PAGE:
All the chips have the same new features, highlights of which include support for 3,200MHz DDR4 memory and PCI Express 4.0, which doubles bus width from 256-bit to 512-bit, effectively doubling maximum throughput - if you have a PCI Express 4.0 device. Workstation Specialists has partnered its 3700X with a very healthy 64GB of 3,400MHz DDR4 SDRAM, and is using this clock speed via an XMP setting. The memory is supplied as four DIMMs, filling all four of the available slots on the ASUS TUF GAMING X570-PLUS motherboard, leaving no room for upgrade, but with 64GB as standard, you probably won't need to.. Sadly, although there are four modules, the processor only supports dual-channel memory, unlike the Threadripper CPU.

Workstation Specialists WS-182A review: Graphics Acceleration

Workstation Specialists has made a sensible choice for a system in this class by including the current 'affordable' high-end professional graphics champ - the NVIDIA Quadro RTX 4000. The headline feature with the RTX series is its hardware acceleration for real-time raytracing, but most of the time you'll just appreciate its greater performance compared to the previous P4000.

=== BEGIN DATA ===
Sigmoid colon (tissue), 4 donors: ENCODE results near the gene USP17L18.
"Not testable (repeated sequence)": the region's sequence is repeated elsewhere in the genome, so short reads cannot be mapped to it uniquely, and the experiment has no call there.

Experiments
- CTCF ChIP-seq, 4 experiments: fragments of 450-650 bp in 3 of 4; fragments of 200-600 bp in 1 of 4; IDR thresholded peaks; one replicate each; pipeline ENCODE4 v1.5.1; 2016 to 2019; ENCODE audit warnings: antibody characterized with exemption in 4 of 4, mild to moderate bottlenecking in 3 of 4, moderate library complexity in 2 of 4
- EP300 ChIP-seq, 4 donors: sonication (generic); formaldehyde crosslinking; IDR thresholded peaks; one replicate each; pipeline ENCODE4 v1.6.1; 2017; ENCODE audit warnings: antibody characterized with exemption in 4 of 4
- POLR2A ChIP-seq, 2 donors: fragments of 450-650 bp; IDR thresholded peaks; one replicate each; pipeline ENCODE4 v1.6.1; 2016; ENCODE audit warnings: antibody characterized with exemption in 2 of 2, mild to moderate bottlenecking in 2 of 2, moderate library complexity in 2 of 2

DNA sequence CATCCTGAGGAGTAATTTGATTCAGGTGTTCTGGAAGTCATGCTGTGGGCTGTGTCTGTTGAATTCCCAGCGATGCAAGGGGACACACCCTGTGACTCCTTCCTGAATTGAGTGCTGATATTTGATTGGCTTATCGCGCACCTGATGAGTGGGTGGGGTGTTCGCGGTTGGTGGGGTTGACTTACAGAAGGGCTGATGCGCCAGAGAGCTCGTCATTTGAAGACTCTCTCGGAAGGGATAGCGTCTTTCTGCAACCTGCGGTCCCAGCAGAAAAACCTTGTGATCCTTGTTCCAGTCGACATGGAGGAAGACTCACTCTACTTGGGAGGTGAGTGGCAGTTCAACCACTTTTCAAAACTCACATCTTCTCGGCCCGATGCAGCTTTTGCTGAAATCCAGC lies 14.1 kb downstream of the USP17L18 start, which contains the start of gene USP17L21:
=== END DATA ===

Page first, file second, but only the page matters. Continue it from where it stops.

The RTX 4000 has 2,034 CUDA cores, rather than 1,792 for the P4000. These run at a base 1,005MHz with a 1,545MHz boost, whereas the P4000 only hits 1,480MHz, so there should be a notable performance improvement. Both cards have 8GB of frame buffer on a 256-bit interface, but the RTX 4000 uses GDDR6 whereas the P4000 uses GDDR5. The effective clocks are significantly different - 13,000MHz versus 7,604MHz. This makes for much greater bandwidth of 416GB/sec versus 243.3GB/sec.

The one downside is that the RTX 4000's maximum power is now 160W, whereas the P4000 consumed a much more frugal 105W. But aside from the new raytracing ability, the RTX 4000 also supports resolutions up to 7,680 x 4,320 at 60Hz, and there's a USB-C port alongside three full-sized DisplayPort 1.4 connections, whereas the P4000 just had four of the latter. Suffice to say, there are lots of advantages with the new card.

Workstation Specialists WS-182A review: Storage